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Updated: September 11, 2022 @ 2:53 pm

Frank Holbrook was known for his sense of humor and for taking care of his family and friends in times of need. He was buried on Friday at Live Oak Cemetery in Youngsport after services were held in Killeen.

Frank Holbrook was known for his sense of humor and for taking care of his family and friends in times of need. He was buried on Friday at Live Oak Cemetery in Youngsport after services were held in Killeen.
How do we keep the memory alive of a loved one lost? By telling stories, of course.
The family and friends of Frank Alfred Holbrook — a Killeen entrepreneur and longtime defense attorney — have no shortage of tales to tell about a man who created a lasting legacy.
“We’ll be telling stories for a long time about all the things he’s done for our family and the community,” said Justin Lethco, one of Holbrook’s grandchildren. “PawPaw was a lifelong entrepreneur and philanthropist. He was giving, without questioning, to people in need.”
Holbrook, 87, died on Sept. 1, leaving his wife, four children and several grandchildren and great-grandchildren behind. Holbrook was an alumnus of Texas A&M University, where he had earned a tennis scholarship; and Baylor University, where he received his law degree in 1958.
“Everyone who knew him knew that if he liked you, he’d give you a nickname,” said Jesse Lethco, Holbrook’s granddaughter-in-law, who spoke with the Herald on Thursday.
She recalled that when she first met Holbrook, he mistakenly thought her name was Jackie.
“The second time I met him, he said, ‘Hey, Jesse,’ and I said, ‘No, it’s Jackie.’ So, I became ‘JJ’ from then on,” she said.
Jesse Lethco said that Holbrook’s life centered around his family.
“Out of everything that he did, it was his family that was most important to him,” she said. “He’d do anything for his family and friends. He loved his family. PawPaw was an amazing person; he was genuine and sincere and very witty.”
Together with business partners Jim Tranum and Mildred Cloud, Holbrook also was an astute businessman. He was a brainchild behind the Hallmark Restaurant and Hallmark Inn & Suites in Killeen and a nearby bowling alley, correctly predicting the direction in which Killeen would grow.
“PawPaw and his business partners were thinking about the future of Killeen, which at that time was centered around the downtown area,” said Justin Lethco. “Today, there are many businesses along I-14; but then, it was just farmland. They had a feeling that was the way Killeen would grow.”
However, Holbrook was not a Killeen native and chose the town for one reason: sports.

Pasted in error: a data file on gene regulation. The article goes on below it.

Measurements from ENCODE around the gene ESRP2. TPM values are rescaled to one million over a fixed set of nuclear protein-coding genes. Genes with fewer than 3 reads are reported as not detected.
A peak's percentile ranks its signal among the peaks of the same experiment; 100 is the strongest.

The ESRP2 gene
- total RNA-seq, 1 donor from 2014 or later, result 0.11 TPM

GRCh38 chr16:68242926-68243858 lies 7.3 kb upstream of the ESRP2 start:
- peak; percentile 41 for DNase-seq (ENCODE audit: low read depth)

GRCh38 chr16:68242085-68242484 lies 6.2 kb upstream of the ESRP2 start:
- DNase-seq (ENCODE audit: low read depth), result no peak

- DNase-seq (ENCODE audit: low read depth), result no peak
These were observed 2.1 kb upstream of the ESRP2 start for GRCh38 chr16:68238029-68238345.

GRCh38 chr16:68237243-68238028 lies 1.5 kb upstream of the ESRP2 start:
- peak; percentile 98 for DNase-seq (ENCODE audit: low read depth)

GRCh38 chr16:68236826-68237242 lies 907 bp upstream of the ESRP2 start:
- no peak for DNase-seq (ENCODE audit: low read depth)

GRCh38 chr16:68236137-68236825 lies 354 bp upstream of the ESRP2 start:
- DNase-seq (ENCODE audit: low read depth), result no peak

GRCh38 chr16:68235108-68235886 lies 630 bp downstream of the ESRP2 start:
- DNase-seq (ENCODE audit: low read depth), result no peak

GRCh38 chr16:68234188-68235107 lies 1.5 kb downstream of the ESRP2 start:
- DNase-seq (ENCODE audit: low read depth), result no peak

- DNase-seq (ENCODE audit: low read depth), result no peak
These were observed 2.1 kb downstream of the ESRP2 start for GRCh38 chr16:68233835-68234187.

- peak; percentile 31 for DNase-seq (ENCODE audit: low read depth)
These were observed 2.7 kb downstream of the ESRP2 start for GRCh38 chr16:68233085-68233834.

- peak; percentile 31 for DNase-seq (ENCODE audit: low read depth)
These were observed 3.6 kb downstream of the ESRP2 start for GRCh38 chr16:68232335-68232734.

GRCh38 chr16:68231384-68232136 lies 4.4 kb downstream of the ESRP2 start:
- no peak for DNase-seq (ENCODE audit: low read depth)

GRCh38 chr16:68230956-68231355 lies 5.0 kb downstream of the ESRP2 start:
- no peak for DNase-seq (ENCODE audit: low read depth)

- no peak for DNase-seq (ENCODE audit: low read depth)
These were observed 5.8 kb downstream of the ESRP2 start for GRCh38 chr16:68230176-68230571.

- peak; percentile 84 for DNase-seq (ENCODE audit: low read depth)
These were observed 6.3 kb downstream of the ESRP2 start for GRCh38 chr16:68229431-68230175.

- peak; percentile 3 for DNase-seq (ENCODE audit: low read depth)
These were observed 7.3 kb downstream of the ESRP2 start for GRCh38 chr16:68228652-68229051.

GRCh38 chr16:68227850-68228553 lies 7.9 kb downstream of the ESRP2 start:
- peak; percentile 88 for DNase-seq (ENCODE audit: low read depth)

“After he graduated, he was so obsessed with college football that he chose Killeen because it was centrally located between College Station, Austin and Waco so that he could watch the Aggies play at those stadiums,” Justin Lethco said.
It was January of 1975 and the stakes could not be higher for two then-young defense attorneys tasked with representing a man accused of the capital murder of a highway patrolman the prior year.
“We’d walk from the courthouse back to the hotel for lunch, and Frank just had one funny thing to say after the other,” said Belton defense attorney James H. Kreimeyer, who has been practicing law in Bell County since joining the DA’s office in 1971 and then opening a private practice in 1972. “He’d get me laughing so hard I’d have to sit down to rest a minute and get my breath back. Just like in Hamlet, ‘He was a fellow of infinite jest.’ He wasn’t so much a joke-teller; he had a different view of the world and he saw the humor in everything.”
In this particular case, Holbrook and Kreimeyer had obtained a change of venue from Bell County to Odessa.
“Over the three weeks we tried that case, we were together almost all the time and we became good friends,” Kreimeyer said. “He was a wonderful person and a good lawyer.”
Holbrook not only garnered the respect of fellow defense attorneys; he also earned the esteem of prosecuting attorneys.
Bell County’s district attorney told the Herald in an email that he feels blessed to have known Holbrook.
“It was a sad day when I heard he had passed away,” said Henry Garza. “But every time I think of him, I immediately remember all the times he made me and others laugh. He had a knack of saying something at just the right time that made you laugh.”
Serious business unfolds in a courtroom but Holbrook handled it in stride.
“He had a way of reminding all of us that life was about more than just the cases you handled,” Garza said. “We would battle against each other in the courtroom, but win lose or draw, we would shake hands when it was all said and done. He was a class act. He was a friend that I miss already, but I will never forget him or how he made us laugh.”
Holbrook practiced law for more than 50 years. His funeral was held Friday morning at Lifeway Fellowship in Killeen, and he was buried at Live Oak Cemetery in Youngsport.

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